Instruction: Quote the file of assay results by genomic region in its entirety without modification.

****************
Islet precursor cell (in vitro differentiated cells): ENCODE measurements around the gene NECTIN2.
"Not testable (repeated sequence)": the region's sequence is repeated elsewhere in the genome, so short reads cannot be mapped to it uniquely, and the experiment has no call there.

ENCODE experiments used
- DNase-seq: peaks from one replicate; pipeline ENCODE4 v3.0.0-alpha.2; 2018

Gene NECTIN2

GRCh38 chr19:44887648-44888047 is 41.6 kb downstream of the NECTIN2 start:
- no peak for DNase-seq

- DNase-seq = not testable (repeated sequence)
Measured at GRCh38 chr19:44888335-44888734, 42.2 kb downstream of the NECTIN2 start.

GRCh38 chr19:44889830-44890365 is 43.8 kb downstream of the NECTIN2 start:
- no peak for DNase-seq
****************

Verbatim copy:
Islet precursor cell (in vitro differentiated cells): ENCODE measurements around the gene NECTIN2.
"Not testable (repeated sequence)": the region's sequence is repeated elsewhere in the genome, so short reads cannot be mapped to it uniquely, and the experiment has no call there.

ENCODE experiments used
- DNase-seq: peaks from one replicate; pipeline ENCODE4 v3.0.0-alpha.2; 2018

Gene NECTIN2

GRCh38 chr19:44887648-44888047 is 41.6 kb downstream of the NECTIN2 start:
- no peak for DNase-seq

- DNase-seq = not testable (repeated sequence)
Measured at GRCh38 chr19:44888335-44888734, 42.2 kb downstream of the NECTIN2 start.

GRCh38 chr19:44889830-44890365 is 43.8 kb downstream of the NECTIN2 start:
- no peak for DNase-seq